By Shanna Small
This convo on pain in the Ashtanga community is getting old and tired but a popular yoga blog, that has always been an advocate of pain, has brought it back up. I will address it….again. The idea that you have to feel pain to grow is old and tired. I think some people just feel special when they have pain. Yes, I have had pain from my practice and during and I have learned from it but I still don’t think it is cool and something to be poo pooed off.
The Yoga Sutras says, “Pain, that has not yet come, is avoidable”. We have to remember that the purpose of yoga is liberation. Pain does not make you feel free. It makes you feel bound. Yes, you can learn how to be calm in the midst of pain trough experiencing pain, but once you learn your lesson, you should quit causing yourself pain.
I digress for clarity. When I say pain, I mean pain. I am not talking about soreness, discomfort, intense stretching, breaking up scar tissue. I am talking about when you know that you are injured and you keep causing pain to the injury. Many people, who were raised speaking the English language, want to argue that you can use pain and discomfort interchangeably. However, if we dig deep down and really think logically, we know they are not the same. We know that pain is worse then being uncomfortable and denotes that something is wrong whereas uncomfortable is something you can work through and deal with.
The definition of insanity is doing the same thing over and over expecting a different result. Anyone who keeps doing the same poses the same way expecting there not to be pain, is insane. Trust me, I have been insane myself, I know how it feels. I have an injury right now that I continuously ignore. Yep, I am insane. However, the first step in getting help is knowing that you have a problem and I definitely have one.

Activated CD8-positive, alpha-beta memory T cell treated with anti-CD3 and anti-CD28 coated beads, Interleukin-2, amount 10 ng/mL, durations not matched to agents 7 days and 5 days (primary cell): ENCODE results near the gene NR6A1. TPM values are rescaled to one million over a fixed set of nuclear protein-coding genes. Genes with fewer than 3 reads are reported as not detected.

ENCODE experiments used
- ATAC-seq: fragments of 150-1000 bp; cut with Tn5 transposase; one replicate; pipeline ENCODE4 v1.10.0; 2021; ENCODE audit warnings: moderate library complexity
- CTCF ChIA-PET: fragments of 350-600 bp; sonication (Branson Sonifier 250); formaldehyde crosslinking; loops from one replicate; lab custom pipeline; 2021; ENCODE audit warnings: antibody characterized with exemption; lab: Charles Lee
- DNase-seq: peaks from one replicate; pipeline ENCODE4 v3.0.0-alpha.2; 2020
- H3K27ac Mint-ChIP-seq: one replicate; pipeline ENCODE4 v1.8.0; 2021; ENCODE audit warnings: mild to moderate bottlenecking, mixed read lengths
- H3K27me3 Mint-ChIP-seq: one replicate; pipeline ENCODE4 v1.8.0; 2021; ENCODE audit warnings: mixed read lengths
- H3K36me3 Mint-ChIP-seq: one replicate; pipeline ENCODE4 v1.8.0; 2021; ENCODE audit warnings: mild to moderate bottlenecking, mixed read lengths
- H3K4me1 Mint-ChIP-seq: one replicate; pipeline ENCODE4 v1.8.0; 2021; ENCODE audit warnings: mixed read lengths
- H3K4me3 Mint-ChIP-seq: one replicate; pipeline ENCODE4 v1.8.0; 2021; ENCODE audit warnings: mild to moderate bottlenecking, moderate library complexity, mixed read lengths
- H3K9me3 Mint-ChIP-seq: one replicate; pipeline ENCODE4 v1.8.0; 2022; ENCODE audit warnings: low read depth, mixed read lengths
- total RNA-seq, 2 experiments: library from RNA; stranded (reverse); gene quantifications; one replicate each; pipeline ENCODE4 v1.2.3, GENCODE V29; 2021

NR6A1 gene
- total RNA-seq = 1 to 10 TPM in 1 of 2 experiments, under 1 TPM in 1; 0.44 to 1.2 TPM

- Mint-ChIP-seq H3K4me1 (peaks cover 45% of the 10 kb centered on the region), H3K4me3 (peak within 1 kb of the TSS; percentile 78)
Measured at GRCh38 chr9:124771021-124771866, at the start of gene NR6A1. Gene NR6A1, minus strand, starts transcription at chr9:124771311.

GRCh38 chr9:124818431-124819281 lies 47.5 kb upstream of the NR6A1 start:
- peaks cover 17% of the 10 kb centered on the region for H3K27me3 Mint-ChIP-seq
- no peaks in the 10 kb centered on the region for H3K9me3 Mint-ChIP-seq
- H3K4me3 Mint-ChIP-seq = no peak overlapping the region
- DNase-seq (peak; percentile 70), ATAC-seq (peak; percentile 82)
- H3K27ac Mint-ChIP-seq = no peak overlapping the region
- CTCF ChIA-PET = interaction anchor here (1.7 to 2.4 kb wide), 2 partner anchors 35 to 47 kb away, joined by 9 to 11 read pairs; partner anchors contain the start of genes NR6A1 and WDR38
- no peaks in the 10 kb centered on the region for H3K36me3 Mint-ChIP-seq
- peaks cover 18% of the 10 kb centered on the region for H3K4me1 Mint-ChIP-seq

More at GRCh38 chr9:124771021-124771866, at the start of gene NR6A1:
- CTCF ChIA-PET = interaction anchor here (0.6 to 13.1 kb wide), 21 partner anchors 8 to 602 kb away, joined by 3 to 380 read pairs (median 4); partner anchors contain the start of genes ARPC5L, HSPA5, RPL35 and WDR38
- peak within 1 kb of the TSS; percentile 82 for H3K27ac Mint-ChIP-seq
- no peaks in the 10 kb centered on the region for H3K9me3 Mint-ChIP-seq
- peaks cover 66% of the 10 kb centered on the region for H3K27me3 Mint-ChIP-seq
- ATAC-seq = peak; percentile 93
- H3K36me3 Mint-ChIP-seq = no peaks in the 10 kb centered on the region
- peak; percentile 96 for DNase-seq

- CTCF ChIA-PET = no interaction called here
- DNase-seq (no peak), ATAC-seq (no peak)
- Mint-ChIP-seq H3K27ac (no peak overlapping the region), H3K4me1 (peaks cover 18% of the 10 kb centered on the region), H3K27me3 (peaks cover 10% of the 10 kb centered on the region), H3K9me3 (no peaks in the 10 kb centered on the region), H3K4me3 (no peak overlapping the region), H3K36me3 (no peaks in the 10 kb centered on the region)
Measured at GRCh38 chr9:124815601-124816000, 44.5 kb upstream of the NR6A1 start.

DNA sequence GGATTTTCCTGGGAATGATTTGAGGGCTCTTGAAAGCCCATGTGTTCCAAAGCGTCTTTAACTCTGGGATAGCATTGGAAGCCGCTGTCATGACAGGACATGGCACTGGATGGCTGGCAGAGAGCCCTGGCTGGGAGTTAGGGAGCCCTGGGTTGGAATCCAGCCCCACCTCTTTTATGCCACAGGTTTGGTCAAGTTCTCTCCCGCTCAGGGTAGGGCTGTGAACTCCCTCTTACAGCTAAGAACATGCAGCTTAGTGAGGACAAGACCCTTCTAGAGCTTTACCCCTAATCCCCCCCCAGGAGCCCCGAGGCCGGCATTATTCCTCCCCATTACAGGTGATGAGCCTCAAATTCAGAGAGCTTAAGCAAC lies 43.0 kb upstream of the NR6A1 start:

It just irks me when people try to normalize dysfunctional thinking and situations. It is not okay to be in pain! It may be a fact. It may come with the territory. It may have been sudden and unavoidable but pain is not your natural state. Even though I stupidly inflict pain on myself, I would never tell a student that it is okay and that they should do it too. Yes I tell stories of my pain and how I have overcome it numerous times in my practice, but I would never recommend it as a practice to anyone because, as the Yoga Sutras says, pain that has not yet come is avoidable.
I would love to see the yoga community stop normalizing pain.
Shanna Small has been practicing Ashtanga Yoga and studying the Yoga Sutras since 2001. She has studied in Mysore with Sharath Jois and is the Director of AYS Charlotte, a school for traditional Ashtanga in Charlotte NC. She has written for Yoga International and the Ashtanga Dispatch. Go here for more information on AYS Charlotte. For information on workshops, please e-mail firstname.lastname@example.org.